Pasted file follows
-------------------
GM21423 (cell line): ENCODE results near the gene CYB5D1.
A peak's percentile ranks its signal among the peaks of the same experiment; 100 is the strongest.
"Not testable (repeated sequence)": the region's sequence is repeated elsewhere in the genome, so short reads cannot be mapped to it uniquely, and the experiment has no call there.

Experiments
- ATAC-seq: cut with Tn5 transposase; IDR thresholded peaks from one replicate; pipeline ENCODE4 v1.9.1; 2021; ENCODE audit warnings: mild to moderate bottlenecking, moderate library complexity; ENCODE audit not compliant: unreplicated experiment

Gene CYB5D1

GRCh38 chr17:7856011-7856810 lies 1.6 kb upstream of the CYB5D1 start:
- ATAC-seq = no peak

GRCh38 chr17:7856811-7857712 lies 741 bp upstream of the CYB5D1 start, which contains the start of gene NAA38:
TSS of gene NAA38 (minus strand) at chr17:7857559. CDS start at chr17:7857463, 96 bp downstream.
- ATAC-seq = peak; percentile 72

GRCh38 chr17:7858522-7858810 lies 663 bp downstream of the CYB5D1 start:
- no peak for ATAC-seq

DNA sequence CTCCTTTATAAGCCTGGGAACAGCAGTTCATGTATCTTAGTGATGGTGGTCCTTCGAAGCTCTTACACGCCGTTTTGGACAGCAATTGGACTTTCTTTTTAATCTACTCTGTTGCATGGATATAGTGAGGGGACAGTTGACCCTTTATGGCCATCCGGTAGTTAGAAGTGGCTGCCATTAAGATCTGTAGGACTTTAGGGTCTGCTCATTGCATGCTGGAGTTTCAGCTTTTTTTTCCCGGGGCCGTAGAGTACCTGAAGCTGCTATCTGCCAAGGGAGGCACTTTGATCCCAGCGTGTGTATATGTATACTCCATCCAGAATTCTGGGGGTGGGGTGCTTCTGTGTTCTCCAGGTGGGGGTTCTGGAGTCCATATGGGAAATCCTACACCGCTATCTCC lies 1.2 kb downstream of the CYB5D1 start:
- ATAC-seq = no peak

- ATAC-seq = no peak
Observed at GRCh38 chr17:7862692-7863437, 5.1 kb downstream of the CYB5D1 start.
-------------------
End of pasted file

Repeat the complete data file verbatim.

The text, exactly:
GM21423 (cell line): ENCODE results near the gene CYB5D1.
A peak's percentile ranks its signal among the peaks of the same experiment; 100 is the strongest.
"Not testable (repeated sequence)": the region's sequence is repeated elsewhere in the genome, so short reads cannot be mapped to it uniquely, and the experiment has no call there.

Experiments
- ATAC-seq: cut with Tn5 transposase; IDR thresholded peaks from one replicate; pipeline ENCODE4 v1.9.1; 2021; ENCODE audit warnings: mild to moderate bottlenecking, moderate library complexity; ENCODE audit not compliant: unreplicated experiment

Gene CYB5D1

GRCh38 chr17:7856011-7856810 lies 1.6 kb upstream of the CYB5D1 start:
- ATAC-seq = no peak

GRCh38 chr17:7856811-7857712 lies 741 bp upstream of the CYB5D1 start, which contains the start of gene NAA38:
TSS of gene NAA38 (minus strand) at chr17:7857559. CDS start at chr17:7857463, 96 bp downstream.
- ATAC-seq = peak; percentile 72

GRCh38 chr17:7858522-7858810 lies 663 bp downstream of the CYB5D1 start:
- no peak for ATAC-seq

DNA sequence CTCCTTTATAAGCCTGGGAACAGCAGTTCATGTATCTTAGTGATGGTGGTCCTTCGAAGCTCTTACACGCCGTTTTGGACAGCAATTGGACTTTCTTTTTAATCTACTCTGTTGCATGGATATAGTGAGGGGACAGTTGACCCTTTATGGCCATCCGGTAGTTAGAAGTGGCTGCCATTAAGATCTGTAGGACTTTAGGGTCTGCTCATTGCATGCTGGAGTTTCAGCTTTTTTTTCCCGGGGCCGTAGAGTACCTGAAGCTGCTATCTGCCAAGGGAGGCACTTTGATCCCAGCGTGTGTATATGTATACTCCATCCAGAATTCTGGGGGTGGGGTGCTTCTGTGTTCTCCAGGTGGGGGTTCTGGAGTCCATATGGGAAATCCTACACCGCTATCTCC lies 1.2 kb downstream of the CYB5D1 start:
- ATAC-seq = no peak

- ATAC-seq = no peak
Observed at GRCh38 chr17:7862692-7863437, 5.1 kb downstream of the CYB5D1 start.